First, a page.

Oireachtas Joint and Select Committees
Wednesday, 5 June 2019
Joint Oireachtas Committee on Communications, Climate Action and Environment
National Broadband Plan: Discussion
Ms Michele Connolly:
We assessed a range of other projects at the time of the original ownership report and at the time of the project reappraisal, some of which our team had direct experience of and others of which we were aware. No one-size-fits-all approach has been adopted across a range of other jurisdictions. Each jurisdiction has come at it slightly differently. Many other jurisdictions have encountered similar issues in the transfer of risk, particularly in terms of the degree to which one can use existing infrastructure within the jurisdiction. In terms of two key projects that we examined, one followed a similar approach and the other followed a different one. The one that followed a different approach was Australia. It started out in 2008 seeking to deliver a similar level of coverage, that is, 100% coverage, and a similar standard of broadband. It initially sought to deliver that using a concession model involving the private sector designing, building and operating the network, but the public sector owning it. One of the challenges that Australia encountered early on was access to the existing infrastructure which was owned by the incumbent private sector operator.
That did not prove possible to deliver within the confines of the procurement process and it pressed stop on its concession procurement. It reappraised its options and went a different route, which was to set up a publicly owned State-owned company, with the view the State-owned company would design, build, own and operate the network. That has been under way since the entity was established in 2008 and 2009. The entity has not proceeded according to plan. The roll-out is over budget. It is quite significantly behind schedule. It also has encountered the difficulty that with changing administrations, there have been changes in policy positions that have resulted in changing technology being used across the project. As a range of different technologies is being used, it is not fibre to the premises, which is used in Ireland. That is one option of which we were well aware.
A second option is what is used across the water in the UK. In the UK, a State company, BDUK, was established to manage the delivery of its objectives. Its objective is comparable to ours because it is set by the European Commission objective, which is to deliver nationwide coverage of 30 Mbps and above. It went through three phases. The first phase was to try to deliver 90% coverage with a second wave to identify 95% coverage and a third wave to deliver the balance. The approach was to let a series of framework contracts from which local authorities and regions throughout the UK could draw to then deliver broadband. As its approach is gap-funded the same as ours, the private sector will design, build, own and operate those networks.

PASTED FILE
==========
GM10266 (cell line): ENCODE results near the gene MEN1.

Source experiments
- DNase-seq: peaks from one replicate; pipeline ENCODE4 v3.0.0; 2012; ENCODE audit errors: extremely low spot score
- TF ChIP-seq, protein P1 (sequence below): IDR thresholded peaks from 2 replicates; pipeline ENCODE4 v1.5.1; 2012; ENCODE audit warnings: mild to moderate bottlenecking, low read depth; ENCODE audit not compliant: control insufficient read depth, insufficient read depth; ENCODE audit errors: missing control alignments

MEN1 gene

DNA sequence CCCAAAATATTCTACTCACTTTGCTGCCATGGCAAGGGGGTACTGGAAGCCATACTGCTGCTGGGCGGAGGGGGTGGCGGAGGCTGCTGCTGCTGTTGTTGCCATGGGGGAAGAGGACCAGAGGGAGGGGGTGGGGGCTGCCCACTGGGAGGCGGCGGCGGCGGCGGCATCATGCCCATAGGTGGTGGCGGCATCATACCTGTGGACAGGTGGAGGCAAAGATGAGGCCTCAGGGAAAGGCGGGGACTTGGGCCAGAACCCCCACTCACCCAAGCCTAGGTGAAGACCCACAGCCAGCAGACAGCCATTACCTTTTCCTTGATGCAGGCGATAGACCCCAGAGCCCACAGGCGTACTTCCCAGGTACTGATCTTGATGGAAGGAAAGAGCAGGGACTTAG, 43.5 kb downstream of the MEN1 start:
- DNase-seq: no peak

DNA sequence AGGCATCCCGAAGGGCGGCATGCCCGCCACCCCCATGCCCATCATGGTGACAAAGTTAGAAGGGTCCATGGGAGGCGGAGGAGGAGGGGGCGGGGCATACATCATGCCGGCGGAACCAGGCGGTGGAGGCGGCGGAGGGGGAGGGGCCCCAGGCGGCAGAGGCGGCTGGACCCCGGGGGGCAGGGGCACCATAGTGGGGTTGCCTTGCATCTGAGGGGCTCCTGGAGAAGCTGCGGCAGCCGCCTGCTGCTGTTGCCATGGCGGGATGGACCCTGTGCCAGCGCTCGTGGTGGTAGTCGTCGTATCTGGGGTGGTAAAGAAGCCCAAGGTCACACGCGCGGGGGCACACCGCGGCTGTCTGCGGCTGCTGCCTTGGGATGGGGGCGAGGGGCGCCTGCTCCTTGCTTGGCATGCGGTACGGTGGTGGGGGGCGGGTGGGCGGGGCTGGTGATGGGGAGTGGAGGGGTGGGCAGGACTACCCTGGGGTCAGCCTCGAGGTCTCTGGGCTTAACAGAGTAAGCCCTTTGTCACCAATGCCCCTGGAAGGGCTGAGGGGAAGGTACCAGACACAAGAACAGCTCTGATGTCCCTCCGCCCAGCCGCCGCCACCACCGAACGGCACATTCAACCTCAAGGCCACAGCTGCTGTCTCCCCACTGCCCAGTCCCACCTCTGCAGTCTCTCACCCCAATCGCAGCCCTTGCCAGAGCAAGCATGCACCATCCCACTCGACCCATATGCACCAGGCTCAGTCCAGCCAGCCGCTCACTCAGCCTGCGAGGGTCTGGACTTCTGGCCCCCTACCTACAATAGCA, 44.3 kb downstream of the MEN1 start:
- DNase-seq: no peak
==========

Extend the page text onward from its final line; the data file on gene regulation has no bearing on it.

Let me outline a couple of key points to note in terms of progress to date. Its initial first wave of framework agreements to deliver the 90% phase had only one bidder. That bidder was the incumbent, BT. Later waves had a broader range of bidders. The initial contracts have been under way for a number of years at this stage and we can already see the contractual mechanisms, which were adopted and which in particular included a range of the clawback provisions similar to what we have in the current contract here, and under those clawback provisions, more than £700 million is already due to come back to BDUK from differing levels of take-up on the ground compared with what was expected.
When we set out to look at the ownership options and reappraise them, on each occasion we looked around to see what had happened elsewhere, what had worked well, what had perhaps not worked so well, making sure to look, in particular, to adopt comparable mechanisms to what had worked well such as the clawback mechanisms, and to build on and enhance them. Just as importantly, we looked to see where there were areas of difficulty with a view to know how to avoid it in the projects we have here.